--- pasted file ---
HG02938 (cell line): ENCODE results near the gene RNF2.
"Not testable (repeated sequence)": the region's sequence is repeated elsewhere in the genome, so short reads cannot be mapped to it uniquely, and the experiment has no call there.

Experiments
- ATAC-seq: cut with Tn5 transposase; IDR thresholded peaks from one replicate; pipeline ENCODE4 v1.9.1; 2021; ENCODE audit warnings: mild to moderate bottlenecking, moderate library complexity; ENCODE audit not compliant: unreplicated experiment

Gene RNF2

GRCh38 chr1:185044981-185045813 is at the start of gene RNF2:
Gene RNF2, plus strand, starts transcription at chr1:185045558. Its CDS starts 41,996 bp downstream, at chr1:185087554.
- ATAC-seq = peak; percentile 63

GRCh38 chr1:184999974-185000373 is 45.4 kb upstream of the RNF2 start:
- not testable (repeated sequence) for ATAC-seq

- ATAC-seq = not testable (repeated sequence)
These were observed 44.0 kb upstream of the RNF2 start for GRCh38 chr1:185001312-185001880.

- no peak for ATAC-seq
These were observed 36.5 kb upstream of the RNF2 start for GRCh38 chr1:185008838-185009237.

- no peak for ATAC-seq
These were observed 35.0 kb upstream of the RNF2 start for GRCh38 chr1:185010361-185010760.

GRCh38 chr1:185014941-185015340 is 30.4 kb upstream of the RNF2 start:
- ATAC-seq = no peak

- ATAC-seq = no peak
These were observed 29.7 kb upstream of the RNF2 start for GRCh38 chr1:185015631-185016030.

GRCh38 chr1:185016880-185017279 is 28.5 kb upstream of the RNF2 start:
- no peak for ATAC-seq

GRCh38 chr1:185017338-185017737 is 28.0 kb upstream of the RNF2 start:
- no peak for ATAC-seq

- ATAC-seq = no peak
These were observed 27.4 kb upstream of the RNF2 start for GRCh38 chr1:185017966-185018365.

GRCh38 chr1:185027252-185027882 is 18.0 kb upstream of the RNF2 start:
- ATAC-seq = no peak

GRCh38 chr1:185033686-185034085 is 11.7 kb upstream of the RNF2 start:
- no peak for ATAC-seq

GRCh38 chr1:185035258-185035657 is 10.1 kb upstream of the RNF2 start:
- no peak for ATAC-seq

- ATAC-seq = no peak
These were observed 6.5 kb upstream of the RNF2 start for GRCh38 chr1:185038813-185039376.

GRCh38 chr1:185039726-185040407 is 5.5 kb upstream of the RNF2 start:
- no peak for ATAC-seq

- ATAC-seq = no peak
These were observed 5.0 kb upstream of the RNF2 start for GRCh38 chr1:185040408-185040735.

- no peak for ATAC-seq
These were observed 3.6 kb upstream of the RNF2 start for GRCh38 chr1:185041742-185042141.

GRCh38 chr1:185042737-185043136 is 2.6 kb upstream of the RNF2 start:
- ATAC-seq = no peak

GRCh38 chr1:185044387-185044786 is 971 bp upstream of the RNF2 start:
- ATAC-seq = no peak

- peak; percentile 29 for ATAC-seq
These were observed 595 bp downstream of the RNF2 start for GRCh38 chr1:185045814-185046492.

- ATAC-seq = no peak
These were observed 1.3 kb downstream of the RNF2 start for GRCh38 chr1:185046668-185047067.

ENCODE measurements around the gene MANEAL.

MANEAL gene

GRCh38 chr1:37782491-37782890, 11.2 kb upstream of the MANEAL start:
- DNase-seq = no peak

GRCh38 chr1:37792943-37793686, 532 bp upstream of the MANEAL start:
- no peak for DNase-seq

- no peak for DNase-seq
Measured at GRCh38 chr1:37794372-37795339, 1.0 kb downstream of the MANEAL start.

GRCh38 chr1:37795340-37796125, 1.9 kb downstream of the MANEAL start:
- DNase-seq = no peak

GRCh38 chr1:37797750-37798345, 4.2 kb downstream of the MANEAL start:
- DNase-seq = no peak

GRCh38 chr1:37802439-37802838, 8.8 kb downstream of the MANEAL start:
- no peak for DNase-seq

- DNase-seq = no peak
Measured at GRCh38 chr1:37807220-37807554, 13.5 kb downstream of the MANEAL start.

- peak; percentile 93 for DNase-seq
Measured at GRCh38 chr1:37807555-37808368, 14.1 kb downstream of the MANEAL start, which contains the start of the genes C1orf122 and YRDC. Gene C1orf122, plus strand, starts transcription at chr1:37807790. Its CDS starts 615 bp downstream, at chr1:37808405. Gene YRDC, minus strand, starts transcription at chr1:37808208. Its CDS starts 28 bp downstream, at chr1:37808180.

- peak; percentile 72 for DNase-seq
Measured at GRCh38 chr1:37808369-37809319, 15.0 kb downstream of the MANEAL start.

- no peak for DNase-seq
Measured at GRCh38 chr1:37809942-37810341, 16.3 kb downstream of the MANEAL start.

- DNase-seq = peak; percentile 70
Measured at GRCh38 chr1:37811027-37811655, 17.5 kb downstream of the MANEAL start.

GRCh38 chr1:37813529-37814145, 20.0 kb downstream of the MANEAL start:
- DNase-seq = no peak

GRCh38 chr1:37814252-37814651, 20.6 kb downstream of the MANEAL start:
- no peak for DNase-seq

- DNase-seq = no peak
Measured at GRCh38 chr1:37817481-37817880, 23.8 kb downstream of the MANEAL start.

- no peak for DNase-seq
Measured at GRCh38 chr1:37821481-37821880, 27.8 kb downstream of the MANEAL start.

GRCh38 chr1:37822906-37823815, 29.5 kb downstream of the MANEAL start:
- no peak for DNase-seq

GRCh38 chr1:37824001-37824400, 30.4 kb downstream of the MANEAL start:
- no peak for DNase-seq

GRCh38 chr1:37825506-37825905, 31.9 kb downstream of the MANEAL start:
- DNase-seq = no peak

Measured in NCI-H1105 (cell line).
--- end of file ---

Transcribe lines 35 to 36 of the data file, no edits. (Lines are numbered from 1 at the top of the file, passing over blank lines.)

GRCh38 chr1:185039726-185040407 is 5.5 kb upstream of the RNF2 start:
- no peak for ATAC-seq